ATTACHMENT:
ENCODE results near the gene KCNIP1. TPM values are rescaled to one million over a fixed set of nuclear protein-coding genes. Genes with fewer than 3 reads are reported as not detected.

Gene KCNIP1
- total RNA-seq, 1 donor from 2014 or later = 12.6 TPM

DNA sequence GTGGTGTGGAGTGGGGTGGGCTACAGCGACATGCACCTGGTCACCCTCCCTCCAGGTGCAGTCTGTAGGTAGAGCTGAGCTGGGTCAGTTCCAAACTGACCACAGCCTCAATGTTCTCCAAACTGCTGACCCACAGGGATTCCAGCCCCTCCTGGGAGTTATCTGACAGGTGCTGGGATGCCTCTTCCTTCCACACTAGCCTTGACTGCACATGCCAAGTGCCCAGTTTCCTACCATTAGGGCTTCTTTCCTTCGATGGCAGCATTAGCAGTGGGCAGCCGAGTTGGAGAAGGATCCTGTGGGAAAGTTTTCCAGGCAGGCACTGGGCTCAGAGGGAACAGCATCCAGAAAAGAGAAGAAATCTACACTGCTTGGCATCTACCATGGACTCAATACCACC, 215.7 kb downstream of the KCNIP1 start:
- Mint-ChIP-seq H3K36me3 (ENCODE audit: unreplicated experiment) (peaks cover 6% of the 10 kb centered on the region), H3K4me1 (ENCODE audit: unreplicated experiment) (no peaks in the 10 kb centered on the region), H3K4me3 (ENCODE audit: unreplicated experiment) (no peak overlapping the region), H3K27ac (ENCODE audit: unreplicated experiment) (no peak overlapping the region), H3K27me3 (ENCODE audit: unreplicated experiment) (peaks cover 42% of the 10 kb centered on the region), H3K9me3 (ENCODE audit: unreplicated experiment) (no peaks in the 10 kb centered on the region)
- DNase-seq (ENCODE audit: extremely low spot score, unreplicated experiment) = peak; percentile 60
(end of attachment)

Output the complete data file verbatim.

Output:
ENCODE results near the gene KCNIP1. TPM values are rescaled to one million over a fixed set of nuclear protein-coding genes. Genes with fewer than 3 reads are reported as not detected.

Gene KCNIP1
- total RNA-seq, 1 donor from 2014 or later = 12.6 TPM

DNA sequence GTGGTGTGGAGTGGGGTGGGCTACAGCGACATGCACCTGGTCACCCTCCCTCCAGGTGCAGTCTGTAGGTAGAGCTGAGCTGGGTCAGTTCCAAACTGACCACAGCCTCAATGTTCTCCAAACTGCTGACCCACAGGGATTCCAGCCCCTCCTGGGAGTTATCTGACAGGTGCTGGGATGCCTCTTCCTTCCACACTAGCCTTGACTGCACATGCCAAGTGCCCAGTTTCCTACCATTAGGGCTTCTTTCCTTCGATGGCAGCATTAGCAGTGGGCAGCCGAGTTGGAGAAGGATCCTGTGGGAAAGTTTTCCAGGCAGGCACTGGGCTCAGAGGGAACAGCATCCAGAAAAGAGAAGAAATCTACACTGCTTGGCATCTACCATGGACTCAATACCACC, 215.7 kb downstream of the KCNIP1 start:
- Mint-ChIP-seq H3K36me3 (ENCODE audit: unreplicated experiment) (peaks cover 6% of the 10 kb centered on the region), H3K4me1 (ENCODE audit: unreplicated experiment) (no peaks in the 10 kb centered on the region), H3K4me3 (ENCODE audit: unreplicated experiment) (no peak overlapping the region), H3K27ac (ENCODE audit: unreplicated experiment) (no peak overlapping the region), H3K27me3 (ENCODE audit: unreplicated experiment) (peaks cover 42% of the 10 kb centered on the region), H3K9me3 (ENCODE audit: unreplicated experiment) (no peaks in the 10 kb centered on the region)
- DNase-seq (ENCODE audit: extremely low spot score, unreplicated experiment) = peak; percentile 60